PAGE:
A Lawyer’s Life

A Lawyer’s Life – Book Review

Robert Fleming

by Johnnie Cochran with David Fisher Thomas Dunne Books/ St. Martin’s Press, October 2002 $25.95, ISBN 0-312-27826-8

The name Johnnie Cochran will most likely always be linked to that of former pro football player and pitchman O. J. Simpson, who was acquitted of killing his wife, in what has come to be known as the “Trial of the Century.” It is a link that Cochran, who defended Simpson and a host of others in high-profile criminal cases, has tried to sever but to no avail. Going to some lengths in his previous work Journey to Juustice, and now his latest volume, A Lawyer’s Life, Cochran has tried to put the racially polarizing outcome of the case in some perspective.

At the very start of the book, Cochran describes his life, pre-O.J. Simpson: “I had an interesting and extremely successful legal practice, a strong marriage to a very bright and beautiful woman, I enjoyed a position of prestige and power within my community, and I had all the material possessions I needed to make me a very happy man. Life was good.”

But all that was before the 1995 trial, which Cochran calls “the sea change of my life.” With the verdict and all the attendant publicity, everything changed for Cochran and the other principals involved in the trial. For Cochran, it meant instant recognition, personal attacks, even wider support in the black community and more opportunity for him to practice law. Whites found him intriguing, articulate and flamboyant, but were forced begrudgingly to admit his brilliance.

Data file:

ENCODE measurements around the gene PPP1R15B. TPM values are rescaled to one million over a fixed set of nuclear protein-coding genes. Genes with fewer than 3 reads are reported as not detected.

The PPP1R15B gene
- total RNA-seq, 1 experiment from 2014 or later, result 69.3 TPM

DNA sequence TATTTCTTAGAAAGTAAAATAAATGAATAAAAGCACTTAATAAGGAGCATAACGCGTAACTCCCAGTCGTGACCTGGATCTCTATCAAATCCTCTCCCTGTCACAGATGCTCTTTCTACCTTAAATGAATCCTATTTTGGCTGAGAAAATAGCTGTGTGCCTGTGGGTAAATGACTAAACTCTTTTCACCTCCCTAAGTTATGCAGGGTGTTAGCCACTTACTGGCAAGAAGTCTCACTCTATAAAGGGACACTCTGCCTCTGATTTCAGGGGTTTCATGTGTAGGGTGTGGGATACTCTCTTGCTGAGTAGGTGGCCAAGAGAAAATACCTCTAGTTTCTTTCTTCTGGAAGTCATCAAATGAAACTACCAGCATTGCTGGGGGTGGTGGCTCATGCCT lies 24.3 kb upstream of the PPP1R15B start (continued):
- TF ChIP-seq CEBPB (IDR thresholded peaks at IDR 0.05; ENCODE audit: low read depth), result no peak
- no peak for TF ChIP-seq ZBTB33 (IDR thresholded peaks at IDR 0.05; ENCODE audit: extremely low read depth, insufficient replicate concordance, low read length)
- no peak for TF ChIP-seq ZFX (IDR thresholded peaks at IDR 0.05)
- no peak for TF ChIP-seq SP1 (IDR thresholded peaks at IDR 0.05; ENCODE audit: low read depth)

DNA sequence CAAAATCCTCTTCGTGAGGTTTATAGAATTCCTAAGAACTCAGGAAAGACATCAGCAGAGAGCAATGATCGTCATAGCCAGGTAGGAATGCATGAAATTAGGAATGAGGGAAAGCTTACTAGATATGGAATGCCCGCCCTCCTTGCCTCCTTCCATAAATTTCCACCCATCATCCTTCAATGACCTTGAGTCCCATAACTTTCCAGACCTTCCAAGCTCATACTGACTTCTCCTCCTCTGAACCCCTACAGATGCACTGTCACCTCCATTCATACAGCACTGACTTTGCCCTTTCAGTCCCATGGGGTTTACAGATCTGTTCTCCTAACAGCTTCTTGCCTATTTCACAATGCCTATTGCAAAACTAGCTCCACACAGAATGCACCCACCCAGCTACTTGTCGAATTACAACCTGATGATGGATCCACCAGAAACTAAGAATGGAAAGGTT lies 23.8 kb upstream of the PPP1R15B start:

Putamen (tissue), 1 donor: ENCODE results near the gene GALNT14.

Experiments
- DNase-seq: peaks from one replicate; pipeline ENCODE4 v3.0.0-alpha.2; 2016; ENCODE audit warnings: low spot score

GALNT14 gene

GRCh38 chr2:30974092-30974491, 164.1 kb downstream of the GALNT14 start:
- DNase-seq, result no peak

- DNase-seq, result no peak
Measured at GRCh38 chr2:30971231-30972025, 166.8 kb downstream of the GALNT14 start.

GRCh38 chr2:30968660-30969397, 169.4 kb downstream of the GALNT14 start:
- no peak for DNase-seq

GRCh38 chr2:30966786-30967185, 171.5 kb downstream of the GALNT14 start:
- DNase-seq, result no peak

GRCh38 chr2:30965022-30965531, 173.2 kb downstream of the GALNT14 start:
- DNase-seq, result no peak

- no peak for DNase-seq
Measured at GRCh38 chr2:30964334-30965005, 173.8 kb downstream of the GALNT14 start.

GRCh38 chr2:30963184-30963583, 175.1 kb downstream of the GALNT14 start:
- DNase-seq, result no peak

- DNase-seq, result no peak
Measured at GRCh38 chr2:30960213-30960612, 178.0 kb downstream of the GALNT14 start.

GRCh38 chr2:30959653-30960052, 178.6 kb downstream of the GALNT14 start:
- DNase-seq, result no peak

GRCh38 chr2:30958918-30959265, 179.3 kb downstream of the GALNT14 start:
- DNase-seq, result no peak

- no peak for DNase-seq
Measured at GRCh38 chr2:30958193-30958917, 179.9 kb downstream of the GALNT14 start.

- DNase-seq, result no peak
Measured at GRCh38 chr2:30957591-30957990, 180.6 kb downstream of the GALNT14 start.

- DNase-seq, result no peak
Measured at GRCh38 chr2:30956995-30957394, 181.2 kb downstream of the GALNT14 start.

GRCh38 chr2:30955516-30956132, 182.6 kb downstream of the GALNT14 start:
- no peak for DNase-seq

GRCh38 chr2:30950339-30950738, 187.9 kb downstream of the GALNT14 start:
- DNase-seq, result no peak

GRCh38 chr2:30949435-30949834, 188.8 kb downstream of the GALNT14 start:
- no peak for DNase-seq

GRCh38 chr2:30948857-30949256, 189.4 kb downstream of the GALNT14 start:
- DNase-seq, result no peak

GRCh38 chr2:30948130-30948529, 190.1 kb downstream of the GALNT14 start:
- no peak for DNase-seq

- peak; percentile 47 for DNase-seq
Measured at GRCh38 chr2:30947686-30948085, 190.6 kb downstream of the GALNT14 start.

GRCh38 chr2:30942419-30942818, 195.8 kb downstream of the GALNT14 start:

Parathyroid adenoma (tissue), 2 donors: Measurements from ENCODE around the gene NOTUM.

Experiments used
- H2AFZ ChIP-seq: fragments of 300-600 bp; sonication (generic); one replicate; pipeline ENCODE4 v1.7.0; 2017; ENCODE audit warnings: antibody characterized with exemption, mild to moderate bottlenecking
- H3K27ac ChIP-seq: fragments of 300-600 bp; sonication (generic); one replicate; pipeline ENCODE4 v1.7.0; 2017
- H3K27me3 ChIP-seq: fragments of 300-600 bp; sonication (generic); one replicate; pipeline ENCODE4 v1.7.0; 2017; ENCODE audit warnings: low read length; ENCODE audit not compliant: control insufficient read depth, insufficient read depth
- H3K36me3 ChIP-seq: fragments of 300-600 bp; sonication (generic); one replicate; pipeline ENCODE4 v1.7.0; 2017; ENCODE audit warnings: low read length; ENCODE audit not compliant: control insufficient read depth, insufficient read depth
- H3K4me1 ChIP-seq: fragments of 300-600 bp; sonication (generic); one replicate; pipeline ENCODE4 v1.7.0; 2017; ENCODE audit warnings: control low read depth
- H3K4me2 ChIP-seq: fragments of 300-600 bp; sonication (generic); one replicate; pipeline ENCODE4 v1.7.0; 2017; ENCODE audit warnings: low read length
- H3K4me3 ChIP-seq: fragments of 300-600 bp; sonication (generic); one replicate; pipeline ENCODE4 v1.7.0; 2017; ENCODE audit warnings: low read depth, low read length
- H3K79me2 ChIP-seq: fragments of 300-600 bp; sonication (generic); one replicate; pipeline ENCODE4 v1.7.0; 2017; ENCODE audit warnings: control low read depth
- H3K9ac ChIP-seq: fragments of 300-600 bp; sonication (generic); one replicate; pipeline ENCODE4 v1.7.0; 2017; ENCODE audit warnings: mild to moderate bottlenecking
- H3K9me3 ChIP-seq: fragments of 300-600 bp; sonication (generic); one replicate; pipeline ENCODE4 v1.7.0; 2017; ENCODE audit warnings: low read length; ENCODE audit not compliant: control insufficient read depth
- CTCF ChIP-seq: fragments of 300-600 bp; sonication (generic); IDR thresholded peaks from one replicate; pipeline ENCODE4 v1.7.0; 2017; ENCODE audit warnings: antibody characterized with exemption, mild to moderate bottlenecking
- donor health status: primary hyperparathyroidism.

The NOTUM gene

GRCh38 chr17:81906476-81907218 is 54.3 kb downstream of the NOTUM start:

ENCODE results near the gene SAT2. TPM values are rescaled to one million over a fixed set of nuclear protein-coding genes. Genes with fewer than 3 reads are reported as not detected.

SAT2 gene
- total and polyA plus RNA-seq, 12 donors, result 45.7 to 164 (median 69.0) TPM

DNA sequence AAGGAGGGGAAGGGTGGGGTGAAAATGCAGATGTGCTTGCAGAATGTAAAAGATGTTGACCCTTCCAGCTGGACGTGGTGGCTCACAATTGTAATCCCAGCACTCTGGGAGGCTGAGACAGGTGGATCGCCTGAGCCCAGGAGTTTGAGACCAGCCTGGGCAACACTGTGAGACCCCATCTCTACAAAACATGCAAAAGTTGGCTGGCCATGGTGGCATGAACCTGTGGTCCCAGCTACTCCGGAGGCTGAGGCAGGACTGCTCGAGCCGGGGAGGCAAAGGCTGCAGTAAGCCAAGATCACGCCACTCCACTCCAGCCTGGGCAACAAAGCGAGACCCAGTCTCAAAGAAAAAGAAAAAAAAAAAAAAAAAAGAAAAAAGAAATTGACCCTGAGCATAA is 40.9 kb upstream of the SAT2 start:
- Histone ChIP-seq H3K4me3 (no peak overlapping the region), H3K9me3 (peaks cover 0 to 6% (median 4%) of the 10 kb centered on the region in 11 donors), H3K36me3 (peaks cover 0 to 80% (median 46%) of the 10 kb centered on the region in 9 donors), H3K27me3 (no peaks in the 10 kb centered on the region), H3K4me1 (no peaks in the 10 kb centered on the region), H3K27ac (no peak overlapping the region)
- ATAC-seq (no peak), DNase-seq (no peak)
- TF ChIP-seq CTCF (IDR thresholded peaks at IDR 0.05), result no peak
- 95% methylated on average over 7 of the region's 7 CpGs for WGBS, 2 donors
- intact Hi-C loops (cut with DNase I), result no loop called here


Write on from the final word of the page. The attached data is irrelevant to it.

In A Lawyer’s Life, Cochran is very careful not to rehash much of his family history or the criminal and civil cases he defended in the early 1960s that formed the core of his first book. Instead, he charges ahead with many of his most notable post-Simpson cases after a fast, efficient recap of the highlights of the ex-football star’s murder trial. He is adamant in his belief that Simpson was truthful when he said he didn’t kill his wife, noting that all of his testimony checked out, and that some details have never been made public.

An enthralling, provocative book, Lawyer’s Life takes on more thematic heft when Cochran details many of the more challenging cases he has faced in career, induding Jim Brown, Puff Daddy, Reginald Denny, Amadou Diallo, Snoop Dogg, Patrick Dorismond, Aretha Franklin, Michael Jackson, Abner Louima, Geronimo Pratt and Tupac Shakur. His recounting of the New York City police abuse cases are especially riveting, containing enough behind-the-scenes facts to get the reader’s blood boiling all over again.

A self-proclaimed street lawyer, Cochran, despite all of the trappings of fame and wealth, is portrayed here as a man of deep convictions and principles. He, unlike many of his white counterparts, has found a way to make his life count, something that comes across mightily in this well-done, insightful collection of introspection and reminiscence that will make every black American proud that this accomplished legal eagle exists in these troubled times.

–Robert Fleming is a frequent contributor to BIBR.

COPYRIGHT 2002 Cox, Matthews & Associates

COPYRIGHT 2002 Gale Group